1892–12 Mar. 1960
Karl Robbins, textile manufacturer and philanthropist, was born near Kiev, Russia, and in 1905 moved to New York, where his father had already been living for four years and operating a small clothing store. Clothing and fabrics interested Karl Robbins, and he began buying and selling fabrics in New England.
Robbins first purchased goods from small manufacturers of dress goods, but as he became more established in textiles he began to buy from large firms such as the Burlington Mills Corporation. By the late 1920s he was a stockholder in Burlington Mills. In 1930 he bought the Pinehurst Silk Mills, Inc., in Hemp, N.C., and began working to make his mill a leader in the production of rayon. The mill continuously expanded and improved; it was so prosperous that there was no period of unemployment, even during the worst of the Great Depression.
Recognized for his interest in his employees and the people of Hemp, Robbins made many improvements in the mill to provide more comfortable working conditions and he initiated work bonuses and low-cost insurance programs. For the town of Hemp he financed many projects, such as the building of a baseball park, a community center, tennis courts, and a playground and improvements to the local schools and churches. He was also responsible for lowering the town tax rate, paving streets and sidewalks, providing a dial telephone system, and buying a new fire truck. In 1943 the town's name was changed to Robbins in his honor.
By acquiring textile plants in Red Springs, Aberdeen, and Rocky Mount, N.C., and in Clarksville, Va., Robbins developed a textile empire. In addition, he built a large plant in Raeford that afterwards was operated by Burlington Mills. In 1954 he sold 41 percent of the common stock of Robbins Mills to J. P. Stevens and Company and retired to devote himself to philanthropy.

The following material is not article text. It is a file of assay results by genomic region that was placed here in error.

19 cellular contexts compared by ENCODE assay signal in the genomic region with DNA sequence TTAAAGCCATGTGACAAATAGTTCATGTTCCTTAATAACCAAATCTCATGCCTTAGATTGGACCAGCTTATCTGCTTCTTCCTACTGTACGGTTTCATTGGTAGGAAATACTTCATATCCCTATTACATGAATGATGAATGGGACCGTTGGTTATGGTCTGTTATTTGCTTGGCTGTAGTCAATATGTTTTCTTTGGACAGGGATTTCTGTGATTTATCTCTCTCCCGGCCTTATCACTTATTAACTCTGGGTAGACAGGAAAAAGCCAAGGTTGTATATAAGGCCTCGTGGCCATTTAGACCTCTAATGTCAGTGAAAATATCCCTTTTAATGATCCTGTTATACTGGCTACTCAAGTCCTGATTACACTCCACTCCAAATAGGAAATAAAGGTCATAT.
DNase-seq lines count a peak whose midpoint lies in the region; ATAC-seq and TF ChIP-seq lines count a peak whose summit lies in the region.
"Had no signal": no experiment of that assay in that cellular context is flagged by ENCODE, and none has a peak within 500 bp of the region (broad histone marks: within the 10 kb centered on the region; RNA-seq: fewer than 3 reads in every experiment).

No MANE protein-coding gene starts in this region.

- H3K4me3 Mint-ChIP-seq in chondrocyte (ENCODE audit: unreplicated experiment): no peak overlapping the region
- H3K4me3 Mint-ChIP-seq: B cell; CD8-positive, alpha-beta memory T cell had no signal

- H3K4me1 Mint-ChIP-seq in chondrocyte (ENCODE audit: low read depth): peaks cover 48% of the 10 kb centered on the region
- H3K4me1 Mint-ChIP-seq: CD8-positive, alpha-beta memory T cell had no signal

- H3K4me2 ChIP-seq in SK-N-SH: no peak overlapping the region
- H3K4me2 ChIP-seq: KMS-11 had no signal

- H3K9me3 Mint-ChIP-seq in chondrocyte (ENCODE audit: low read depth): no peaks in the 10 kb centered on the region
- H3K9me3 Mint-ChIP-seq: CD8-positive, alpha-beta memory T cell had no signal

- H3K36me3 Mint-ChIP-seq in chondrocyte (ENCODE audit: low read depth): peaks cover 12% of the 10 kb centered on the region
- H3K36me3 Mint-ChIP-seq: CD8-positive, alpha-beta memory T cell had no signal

Robbins was generous with his wealth. He served as chairman of the Research Triangle Committee during its planning stages and donated over 4,000 acres to the state for the site of the research park. He founded a medical school at Yeshiva University in New York City and was a founder of the Federation of Jewish Philanthropies of New York and a patron of the New York University–Bellevue Medical Center. In 1951 he established the Karl Robbins Scholarship Fund at the Massachusetts Institute of Technology to further textile technology.
Although Robbins resided in Pinehurst, his permanent address was New York City. He and his wife Mary had three children: Edgar, Allan, and Anita. He died in New York City.
Greensboro Daily News, 14 Mar. 1960.
New York Times, 14 Mar. 1960 (portrait).
Robbins Record, 17 Mar. 1960.
We the People of North Carolina 15 (October 1957).
"J. Spencer Love 1896-1962." N.C. Highway Historical Marker G-126, N.C. Office of Archives & History. http://www.ncmarkers.com/Markers.aspx?MarkerId=G-126 (accessed August 26, 2014).
Research Triangle Foundation Records. 1955-1999. The Southern Historical Collection. Louis Round Wilson Special Collections Library. University of North Carolina at Chapel Hill. http://www2.lib.unc.edu/mss/inv/r/Research_Triangle_Foundation.html (accessed August 26, 2014).
1 January 1994 | Bingham, Warren L.